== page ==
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The National Union of Journalists kicked Nick Martin-Clark out of its organization after he violated a source confidentiality agreement. (Credit: NUJ)

iMediaEthics received an e-mail from a student working toward her master’s degree in international journalism at City University London. The student, Anna Gorczynska, asked us about “the ethical issues surrounding journalistic sourcing, with focus on Nick Martin-Clark’s case.”

We were unfamiliar with the case at the time, which was heavily reported in Irish and British papers in 2003.  We’ve looked into the case and now offer some background and our thoughts.

Back Story

Martin-Clark was a freelance reporter who interviewed a prisoner, Clifford George McKeown, in Northern Ireland in 1999.

McKeown reportedly told Martin-Clark, after being promised confidentiality, that he murdered a Catholic taxi driver, Michael McGoldrick.  As the BBC recounts, McKeown reportedly told Martin-Clark that the killing was a “birthday present” for a loyalist.

Martin-Clark then wrote about the confession for the Sunday Times in December 1999.  “He then made a statement to police, who sought an order forcing him to hand over his notebooks,” the Glasgow Herald reported in a Jan. 14, 2003 article. [See The Herald’s article “Murder was birthday gift, trial told; Glaswegian taxi driver ‘shot as present for loyalist chief.”]

Not only did Martin-Clark out McKeown, but he also “gave evidence in court” against him.  As a result, Martin-Clark was kicked out of the National Union of Journalists and McKeown was convicted for murder and sentenced to 24 years in prison.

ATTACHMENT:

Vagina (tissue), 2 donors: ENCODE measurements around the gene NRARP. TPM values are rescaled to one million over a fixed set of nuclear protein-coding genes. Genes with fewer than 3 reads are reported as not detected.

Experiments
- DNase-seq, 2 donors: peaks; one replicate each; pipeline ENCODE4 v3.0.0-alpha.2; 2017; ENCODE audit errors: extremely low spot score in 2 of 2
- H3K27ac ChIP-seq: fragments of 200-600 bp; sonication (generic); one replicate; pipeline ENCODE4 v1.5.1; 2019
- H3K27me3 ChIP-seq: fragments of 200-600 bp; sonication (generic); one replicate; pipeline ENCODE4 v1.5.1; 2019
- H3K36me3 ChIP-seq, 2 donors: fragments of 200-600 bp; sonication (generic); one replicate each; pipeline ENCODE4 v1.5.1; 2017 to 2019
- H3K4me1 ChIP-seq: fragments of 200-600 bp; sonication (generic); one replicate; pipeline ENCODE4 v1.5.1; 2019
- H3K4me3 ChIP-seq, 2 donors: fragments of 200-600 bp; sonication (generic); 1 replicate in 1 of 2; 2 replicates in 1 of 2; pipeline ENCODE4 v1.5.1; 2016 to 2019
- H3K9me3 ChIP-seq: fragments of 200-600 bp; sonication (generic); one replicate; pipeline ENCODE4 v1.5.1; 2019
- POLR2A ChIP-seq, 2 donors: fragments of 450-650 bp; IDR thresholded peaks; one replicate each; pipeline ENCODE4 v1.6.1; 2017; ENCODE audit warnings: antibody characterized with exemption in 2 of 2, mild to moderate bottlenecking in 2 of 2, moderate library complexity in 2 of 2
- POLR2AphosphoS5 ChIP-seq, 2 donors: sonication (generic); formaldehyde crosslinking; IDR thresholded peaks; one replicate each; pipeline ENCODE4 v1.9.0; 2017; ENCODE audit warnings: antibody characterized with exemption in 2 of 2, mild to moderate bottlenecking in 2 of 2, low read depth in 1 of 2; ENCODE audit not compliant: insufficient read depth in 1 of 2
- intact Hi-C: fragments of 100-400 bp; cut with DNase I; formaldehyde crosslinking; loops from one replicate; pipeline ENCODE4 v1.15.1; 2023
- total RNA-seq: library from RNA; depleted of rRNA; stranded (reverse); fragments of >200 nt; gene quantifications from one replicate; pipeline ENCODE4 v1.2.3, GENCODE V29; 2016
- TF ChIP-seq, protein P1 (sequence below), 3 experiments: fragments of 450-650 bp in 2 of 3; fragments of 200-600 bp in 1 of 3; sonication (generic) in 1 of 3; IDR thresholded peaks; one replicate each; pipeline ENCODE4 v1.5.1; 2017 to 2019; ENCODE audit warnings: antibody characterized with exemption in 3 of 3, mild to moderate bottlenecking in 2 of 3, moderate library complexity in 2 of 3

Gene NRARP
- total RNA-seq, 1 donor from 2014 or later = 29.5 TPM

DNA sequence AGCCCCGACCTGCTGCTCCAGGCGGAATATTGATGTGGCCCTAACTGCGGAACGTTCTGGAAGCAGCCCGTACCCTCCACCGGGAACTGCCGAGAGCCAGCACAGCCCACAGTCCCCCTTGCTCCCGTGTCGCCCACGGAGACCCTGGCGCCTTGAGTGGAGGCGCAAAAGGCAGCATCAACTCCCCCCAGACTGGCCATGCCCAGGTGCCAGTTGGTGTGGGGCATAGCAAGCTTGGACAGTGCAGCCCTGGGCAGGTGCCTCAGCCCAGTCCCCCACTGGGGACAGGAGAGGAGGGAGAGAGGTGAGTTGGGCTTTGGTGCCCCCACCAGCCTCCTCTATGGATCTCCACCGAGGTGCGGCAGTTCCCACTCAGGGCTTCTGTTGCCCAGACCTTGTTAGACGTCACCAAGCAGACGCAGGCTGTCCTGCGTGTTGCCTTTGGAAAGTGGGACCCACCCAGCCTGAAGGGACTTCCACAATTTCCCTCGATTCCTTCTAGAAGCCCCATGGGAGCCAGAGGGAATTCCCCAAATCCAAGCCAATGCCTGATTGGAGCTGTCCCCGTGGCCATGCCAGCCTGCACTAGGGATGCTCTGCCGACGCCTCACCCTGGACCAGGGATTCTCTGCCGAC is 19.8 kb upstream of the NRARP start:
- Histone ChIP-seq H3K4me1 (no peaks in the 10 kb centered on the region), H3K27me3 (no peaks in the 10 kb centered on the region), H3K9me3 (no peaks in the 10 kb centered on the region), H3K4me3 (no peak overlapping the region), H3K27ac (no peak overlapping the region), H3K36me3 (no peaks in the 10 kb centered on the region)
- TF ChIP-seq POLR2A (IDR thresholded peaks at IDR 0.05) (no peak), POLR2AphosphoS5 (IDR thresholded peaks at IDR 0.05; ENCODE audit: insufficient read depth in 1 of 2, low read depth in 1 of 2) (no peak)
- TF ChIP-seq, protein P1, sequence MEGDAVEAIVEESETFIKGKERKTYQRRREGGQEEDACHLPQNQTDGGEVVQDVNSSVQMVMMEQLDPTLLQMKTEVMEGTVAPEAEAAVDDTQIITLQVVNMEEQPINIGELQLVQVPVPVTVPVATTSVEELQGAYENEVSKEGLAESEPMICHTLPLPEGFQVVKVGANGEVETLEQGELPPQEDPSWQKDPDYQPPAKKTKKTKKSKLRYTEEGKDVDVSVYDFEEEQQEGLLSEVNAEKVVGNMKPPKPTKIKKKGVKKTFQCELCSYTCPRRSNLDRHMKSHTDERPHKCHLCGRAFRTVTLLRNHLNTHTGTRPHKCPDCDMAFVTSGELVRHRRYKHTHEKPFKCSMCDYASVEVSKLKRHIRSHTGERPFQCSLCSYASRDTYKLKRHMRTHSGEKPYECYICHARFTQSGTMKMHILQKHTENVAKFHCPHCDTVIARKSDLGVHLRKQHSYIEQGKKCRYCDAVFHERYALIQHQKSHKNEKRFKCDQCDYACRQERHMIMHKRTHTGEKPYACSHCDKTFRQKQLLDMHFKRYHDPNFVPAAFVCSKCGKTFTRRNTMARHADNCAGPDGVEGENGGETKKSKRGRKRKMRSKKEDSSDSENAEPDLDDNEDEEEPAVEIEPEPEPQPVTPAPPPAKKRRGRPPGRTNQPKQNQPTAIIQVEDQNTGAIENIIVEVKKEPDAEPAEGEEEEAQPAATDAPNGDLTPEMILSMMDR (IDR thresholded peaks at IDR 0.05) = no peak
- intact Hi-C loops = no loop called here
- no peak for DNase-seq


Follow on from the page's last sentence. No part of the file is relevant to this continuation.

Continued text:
Martin-Clark wrote in 2003 for British Journalism Review about his decisions.  He wrote confirming that he was sworn to confidentiality and that he doesn’t “regret” his choices.

“After swearing me to silence about the killing, he then boasted about it to me. It would have been easier to keep his secret because my life has been disrupted – we have had to move house and I am now on a witness protection programme for the rest of my life. But despite the difficulty of going against a source this was a promise I eventually felt, after some agonising, that I could not keep.”

As Martin-Clark sees it, “An absolutist stance on confidentiality is akin to total pacifism or to not telling a lie even to save a life. It is an eccentricity that has little to offer real world journalism.”

Martin-Clark defended his decision to participate in the trial as potentially preventing another death.

“Still, I do not regret continuing with the trial. Someone who might well have killed again will now almost certainly never have the chance to do so, and the public appreciation expressed by Sadie McGoldrick for my role makes all the difference to me.”